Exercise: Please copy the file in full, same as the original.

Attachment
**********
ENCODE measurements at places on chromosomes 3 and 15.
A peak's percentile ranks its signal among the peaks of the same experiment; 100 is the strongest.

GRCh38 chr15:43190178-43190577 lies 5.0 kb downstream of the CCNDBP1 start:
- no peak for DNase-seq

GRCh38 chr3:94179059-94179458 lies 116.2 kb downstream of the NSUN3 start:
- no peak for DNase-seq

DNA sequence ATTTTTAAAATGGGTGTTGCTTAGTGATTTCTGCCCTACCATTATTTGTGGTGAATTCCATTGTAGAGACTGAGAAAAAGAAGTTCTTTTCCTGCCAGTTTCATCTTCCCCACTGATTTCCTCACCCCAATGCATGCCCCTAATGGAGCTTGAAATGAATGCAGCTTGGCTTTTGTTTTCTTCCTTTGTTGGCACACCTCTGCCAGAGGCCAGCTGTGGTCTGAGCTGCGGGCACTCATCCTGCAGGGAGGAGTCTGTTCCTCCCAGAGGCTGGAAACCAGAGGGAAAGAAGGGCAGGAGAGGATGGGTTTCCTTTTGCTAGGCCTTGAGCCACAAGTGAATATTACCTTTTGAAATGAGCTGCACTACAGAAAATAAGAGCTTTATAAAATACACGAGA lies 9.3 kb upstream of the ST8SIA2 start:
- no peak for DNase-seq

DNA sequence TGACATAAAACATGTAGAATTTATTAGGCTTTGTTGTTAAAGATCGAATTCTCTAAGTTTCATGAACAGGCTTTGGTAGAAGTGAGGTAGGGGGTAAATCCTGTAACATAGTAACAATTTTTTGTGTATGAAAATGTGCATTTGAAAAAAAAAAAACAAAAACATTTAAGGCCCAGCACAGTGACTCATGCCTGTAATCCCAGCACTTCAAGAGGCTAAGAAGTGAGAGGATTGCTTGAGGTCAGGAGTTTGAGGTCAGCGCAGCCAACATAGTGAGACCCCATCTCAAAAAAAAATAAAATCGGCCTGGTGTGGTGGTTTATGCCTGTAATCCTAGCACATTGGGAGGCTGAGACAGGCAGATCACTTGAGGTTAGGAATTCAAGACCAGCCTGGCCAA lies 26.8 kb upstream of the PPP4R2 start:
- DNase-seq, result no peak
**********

ENCODE measurements at places on chromosomes 3 and 15.
A peak's percentile ranks its signal among the peaks of the same experiment; 100 is the strongest.

GRCh38 chr15:43190178-43190577 lies 5.0 kb downstream of the CCNDBP1 start:
- no peak for DNase-seq

GRCh38 chr3:94179059-94179458 lies 116.2 kb downstream of the NSUN3 start:
- no peak for DNase-seq

DNA sequence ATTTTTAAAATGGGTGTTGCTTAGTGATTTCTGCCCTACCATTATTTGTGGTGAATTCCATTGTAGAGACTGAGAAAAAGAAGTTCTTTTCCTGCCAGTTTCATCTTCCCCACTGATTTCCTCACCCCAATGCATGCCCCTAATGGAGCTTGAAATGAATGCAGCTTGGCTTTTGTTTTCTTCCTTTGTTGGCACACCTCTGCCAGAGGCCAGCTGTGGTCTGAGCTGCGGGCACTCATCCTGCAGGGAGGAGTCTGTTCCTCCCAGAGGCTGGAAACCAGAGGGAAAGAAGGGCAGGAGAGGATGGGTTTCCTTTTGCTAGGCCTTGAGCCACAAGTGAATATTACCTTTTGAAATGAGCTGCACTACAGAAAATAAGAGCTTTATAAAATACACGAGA lies 9.3 kb upstream of the ST8SIA2 start:
- no peak for DNase-seq

DNA sequence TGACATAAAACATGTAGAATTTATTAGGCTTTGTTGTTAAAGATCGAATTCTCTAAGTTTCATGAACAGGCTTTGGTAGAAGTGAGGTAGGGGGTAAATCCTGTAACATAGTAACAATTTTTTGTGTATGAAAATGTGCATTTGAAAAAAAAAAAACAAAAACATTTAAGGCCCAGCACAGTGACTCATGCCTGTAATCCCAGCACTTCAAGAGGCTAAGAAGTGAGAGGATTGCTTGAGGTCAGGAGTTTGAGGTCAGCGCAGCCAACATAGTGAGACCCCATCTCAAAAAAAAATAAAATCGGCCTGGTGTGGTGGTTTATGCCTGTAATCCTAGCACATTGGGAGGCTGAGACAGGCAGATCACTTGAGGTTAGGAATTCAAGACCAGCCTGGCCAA lies 26.8 kb upstream of the PPP4R2 start:
- DNase-seq, result no peak